Total returned to Western Sahara – with giant oil contract
total_block_610.jpg

It caused a stir in the Security Council when French oil giant Total signed an oil agreement in occupied Western Sahara in 2001. Three years later they pulled out. But now they are back.
Published: 29.11 - 2012 22:17Printer version    
LATEST: Total licence to be renewed this week?
From what WSRW understands, Total’s new licence in Western Sahara was signed exactly one year ago. This opens for a renewal already this week. WSRW urges Total’s investors to engage immediately.
Read more
In July 2011, WSRW published an article showing how Morocco’s state oil company ONHYM had carved out 3 new and large oil blocks in the southern parts offshore Western Sahara.

No company had at that time signed up for the blocks, according to the ONHYM map.

Now, however, it is clear that the French company Total signed up for the whole lot, through a monster size oil reconnaissance contract. The new map published on ONHYM’s webpages shows that the 3 blocks from last year have been united in one massive block, covering an astonishing 100,926,70 sq.km. The name of the new block is Anzarane Offshore, and is represented by the pink  area at the image above.

No publication or production date appear on the map itself [or download here], but the properties of the PDF file shows it is dated as early as 8 March 2012. An overview published on ONHYM's webpages 27 February 2012 shows the agreement was already signed, while another source claims the signing was done already in 2011. The name of the block – and Total’s participation in it – also appears in a file [or download here] published by Longreach Oil and Gas on 19 March 2012. The Longreach report mentions that a Total offshore block was signed "recently".  It is only now, however, that is has been clear where the Anzarane block is actually located. WSRW does not know when in 2012 the new map was uploaded to ONHYM's webpages. One source places Total's share in Anzarane at 75%.

Total pulled out of its initial reconnaissance agreement in 2004, citing lack of potential for the area. There has, however, from time to time circulated rumours that they wanted to return. Now they are back to the same area that they initially had, albeit the area is now even bigger than in 2001-2004.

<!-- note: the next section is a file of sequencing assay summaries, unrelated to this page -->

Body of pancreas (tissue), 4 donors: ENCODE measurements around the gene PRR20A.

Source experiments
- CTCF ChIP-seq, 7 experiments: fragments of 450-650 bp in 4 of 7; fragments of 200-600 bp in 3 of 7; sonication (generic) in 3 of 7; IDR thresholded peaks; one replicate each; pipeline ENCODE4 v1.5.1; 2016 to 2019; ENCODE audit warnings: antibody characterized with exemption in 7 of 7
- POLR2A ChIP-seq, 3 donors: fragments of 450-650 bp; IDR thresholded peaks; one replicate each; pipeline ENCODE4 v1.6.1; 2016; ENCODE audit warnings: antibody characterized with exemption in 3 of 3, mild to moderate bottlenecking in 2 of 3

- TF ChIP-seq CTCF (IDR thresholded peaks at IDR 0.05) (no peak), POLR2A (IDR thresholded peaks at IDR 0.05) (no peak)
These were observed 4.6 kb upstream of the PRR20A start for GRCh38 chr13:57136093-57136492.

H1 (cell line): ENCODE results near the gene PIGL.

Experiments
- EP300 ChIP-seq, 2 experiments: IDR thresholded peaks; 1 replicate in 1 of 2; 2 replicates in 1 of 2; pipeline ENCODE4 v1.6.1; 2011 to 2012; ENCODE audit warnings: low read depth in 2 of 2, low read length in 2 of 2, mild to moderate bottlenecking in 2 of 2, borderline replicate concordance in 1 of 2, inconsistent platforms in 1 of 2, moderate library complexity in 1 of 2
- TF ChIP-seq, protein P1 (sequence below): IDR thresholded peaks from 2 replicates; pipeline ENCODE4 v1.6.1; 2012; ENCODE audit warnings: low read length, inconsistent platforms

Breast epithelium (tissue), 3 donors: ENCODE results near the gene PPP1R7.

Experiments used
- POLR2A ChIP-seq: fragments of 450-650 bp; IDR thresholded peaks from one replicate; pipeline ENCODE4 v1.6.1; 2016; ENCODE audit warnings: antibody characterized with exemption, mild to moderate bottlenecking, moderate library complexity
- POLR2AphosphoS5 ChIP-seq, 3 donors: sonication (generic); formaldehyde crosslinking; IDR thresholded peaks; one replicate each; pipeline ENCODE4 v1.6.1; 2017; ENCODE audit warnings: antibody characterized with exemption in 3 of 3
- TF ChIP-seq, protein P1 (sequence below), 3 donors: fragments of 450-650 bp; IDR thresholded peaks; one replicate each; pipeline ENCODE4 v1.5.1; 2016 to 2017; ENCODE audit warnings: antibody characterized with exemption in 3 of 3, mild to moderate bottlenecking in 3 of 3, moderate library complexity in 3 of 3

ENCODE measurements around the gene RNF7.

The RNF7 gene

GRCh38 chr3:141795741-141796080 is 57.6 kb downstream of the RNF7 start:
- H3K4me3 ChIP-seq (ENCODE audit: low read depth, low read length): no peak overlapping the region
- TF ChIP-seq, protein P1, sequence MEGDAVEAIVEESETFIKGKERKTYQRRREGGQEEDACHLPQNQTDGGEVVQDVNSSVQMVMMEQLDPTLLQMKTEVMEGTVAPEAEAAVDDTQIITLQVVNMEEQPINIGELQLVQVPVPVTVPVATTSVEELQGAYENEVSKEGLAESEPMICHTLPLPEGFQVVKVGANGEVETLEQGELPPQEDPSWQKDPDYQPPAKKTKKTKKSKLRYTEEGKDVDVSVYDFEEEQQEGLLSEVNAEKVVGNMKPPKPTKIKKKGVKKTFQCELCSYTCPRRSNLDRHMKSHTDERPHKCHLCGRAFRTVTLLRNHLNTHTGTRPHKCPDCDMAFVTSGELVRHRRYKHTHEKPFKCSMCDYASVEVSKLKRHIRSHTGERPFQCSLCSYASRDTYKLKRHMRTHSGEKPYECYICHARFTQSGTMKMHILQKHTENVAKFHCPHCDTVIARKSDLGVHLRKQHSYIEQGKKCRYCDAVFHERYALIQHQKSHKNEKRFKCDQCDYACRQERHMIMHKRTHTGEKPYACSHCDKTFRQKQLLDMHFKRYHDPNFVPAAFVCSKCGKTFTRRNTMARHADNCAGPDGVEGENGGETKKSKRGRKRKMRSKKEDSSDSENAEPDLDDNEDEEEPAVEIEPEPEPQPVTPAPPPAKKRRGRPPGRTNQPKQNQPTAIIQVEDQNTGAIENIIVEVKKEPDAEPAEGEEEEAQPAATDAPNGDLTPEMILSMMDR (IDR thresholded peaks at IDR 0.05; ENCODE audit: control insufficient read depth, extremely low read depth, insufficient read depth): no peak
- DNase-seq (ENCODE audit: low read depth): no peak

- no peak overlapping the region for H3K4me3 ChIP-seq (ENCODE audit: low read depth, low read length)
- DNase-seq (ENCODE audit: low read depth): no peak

“Total’s return to occupied Western Sahara is sad news for the Saharawi people. By doing this, Total directly undermines the UN’s peace efforts and international law. We appeal to the company to immediately reconsider its involvement”, stated Erik Hagen, chair of Western Sahara Resource Watch.  

Mr. Hagen said that WSRW will as soon as possible direct a request to Total asking whether the information on the Moroccan government's oil company's webpages is correct. No information about any Anzarane block is found on Total's own webpages.

When Total – then TotalFinaElf – signed a licence for the same acreage in 2001, the Security Council asked its Legal Office to produce an opinion of the legality of the company's agreement with Morocco. The legal office concluded it would be in violation of international law if the exploration and exploitation continued in the disregard of the wishes and interests of the people of the territory.

That's what's now happened.

    
News:

07.12 - 2017 / 07.12 - 2017Siemens: the Moroccan king's wind turbine supplier in Western Sahara
05.12 - 2017 / 13.11 - 2017EU fish support to Morocco builds Western Sahara fish industry
21.11 - 2017 / 11.11 - 2017Paradise Papers: New light on Glencore structure